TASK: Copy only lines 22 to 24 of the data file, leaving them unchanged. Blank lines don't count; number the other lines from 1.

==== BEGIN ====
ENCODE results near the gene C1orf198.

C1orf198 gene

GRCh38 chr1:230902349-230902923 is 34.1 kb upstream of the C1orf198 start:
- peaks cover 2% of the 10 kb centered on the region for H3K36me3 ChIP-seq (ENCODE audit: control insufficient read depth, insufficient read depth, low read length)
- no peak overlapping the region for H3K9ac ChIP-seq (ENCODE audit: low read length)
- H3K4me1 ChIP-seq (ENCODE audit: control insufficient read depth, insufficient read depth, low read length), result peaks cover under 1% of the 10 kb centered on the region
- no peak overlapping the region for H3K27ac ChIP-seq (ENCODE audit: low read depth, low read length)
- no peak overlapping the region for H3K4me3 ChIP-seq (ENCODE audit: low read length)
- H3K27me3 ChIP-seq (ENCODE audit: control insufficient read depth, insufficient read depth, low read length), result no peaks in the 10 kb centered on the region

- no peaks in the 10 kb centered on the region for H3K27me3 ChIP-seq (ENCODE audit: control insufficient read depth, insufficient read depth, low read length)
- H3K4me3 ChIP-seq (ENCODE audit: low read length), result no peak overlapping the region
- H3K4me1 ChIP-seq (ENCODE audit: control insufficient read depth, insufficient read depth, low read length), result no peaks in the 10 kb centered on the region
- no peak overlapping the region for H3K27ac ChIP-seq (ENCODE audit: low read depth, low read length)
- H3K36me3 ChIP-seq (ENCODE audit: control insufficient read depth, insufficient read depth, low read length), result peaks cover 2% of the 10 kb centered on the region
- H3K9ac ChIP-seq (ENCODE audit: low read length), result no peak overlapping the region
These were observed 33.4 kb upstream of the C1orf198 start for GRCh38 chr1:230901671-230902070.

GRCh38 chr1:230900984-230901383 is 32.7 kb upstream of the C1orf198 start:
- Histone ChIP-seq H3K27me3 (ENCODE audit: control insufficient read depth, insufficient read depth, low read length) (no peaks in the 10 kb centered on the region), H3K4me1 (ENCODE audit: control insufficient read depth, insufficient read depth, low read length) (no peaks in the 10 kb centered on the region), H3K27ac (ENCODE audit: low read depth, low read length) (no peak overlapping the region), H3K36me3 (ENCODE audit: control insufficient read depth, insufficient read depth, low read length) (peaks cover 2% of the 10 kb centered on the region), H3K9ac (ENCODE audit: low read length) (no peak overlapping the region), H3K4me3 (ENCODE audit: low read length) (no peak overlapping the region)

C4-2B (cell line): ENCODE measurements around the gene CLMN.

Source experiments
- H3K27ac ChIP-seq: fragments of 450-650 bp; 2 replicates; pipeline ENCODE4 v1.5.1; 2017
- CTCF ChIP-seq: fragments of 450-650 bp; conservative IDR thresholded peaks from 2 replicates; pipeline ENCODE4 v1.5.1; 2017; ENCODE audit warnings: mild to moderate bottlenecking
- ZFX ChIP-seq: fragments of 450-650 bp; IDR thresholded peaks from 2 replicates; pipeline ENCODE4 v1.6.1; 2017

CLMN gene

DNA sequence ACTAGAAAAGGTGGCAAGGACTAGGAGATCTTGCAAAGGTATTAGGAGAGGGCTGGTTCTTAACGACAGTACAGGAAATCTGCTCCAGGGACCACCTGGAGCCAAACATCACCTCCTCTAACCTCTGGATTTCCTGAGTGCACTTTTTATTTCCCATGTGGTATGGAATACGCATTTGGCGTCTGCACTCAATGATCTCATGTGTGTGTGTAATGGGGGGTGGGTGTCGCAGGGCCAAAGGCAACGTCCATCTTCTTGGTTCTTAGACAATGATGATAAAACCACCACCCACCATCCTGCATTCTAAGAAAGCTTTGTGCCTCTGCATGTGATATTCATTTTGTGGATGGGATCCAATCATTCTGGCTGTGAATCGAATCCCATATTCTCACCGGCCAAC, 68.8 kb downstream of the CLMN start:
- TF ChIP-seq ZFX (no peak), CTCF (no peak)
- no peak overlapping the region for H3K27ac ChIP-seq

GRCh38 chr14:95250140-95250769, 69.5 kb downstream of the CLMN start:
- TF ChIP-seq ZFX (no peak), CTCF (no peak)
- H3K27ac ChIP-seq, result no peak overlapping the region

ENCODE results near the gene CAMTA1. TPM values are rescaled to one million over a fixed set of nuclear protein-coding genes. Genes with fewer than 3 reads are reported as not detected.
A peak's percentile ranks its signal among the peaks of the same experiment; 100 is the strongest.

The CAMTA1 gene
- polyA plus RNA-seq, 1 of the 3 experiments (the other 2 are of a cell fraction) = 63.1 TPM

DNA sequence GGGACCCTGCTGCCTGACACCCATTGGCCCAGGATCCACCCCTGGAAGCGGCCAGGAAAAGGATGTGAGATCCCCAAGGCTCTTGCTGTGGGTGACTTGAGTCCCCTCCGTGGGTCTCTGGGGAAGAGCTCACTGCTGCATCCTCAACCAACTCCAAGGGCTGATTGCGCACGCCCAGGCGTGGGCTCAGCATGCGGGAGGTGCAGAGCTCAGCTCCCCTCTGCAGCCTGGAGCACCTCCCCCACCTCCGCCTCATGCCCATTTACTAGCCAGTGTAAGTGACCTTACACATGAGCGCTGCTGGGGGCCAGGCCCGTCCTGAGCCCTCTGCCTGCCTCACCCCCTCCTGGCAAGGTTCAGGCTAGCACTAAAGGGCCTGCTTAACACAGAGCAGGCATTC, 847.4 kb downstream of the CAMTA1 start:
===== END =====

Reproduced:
- CTCF ChIP-seq: fragments of 450-650 bp; conservative IDR thresholded peaks from 2 replicates; pipeline ENCODE4 v1.5.1; 2017; ENCODE audit warnings: mild to moderate bottlenecking
- ZFX ChIP-seq: fragments of 450-650 bp; IDR thresholded peaks from 2 replicates; pipeline ENCODE4 v1.6.1; 2017

CLMN gene